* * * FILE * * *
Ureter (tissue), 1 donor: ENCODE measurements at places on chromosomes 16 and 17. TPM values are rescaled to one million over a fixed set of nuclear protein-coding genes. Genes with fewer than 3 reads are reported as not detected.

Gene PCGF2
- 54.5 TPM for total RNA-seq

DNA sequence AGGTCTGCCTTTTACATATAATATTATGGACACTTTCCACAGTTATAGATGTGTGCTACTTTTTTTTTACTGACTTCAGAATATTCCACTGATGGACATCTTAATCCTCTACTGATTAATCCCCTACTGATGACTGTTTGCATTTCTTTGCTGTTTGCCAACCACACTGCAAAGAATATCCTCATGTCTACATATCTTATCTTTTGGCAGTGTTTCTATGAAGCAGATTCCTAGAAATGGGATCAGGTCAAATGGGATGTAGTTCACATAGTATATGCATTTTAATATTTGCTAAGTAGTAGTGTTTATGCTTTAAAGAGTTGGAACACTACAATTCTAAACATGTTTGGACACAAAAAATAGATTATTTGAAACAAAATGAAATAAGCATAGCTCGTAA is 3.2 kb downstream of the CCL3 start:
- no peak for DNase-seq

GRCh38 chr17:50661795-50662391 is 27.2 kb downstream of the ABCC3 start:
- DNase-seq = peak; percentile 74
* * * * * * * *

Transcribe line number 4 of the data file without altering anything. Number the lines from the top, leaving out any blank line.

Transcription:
DNA sequence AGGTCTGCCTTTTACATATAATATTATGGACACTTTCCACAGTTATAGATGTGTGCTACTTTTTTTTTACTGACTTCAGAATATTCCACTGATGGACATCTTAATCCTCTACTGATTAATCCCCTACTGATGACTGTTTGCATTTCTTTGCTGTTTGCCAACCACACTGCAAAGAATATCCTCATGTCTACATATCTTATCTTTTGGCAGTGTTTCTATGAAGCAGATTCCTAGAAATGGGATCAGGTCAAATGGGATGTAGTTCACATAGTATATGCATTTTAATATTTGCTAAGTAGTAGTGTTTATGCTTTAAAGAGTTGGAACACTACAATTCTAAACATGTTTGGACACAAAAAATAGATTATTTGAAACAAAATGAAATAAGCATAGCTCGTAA is 3.2 kb downstream of the CCL3 start: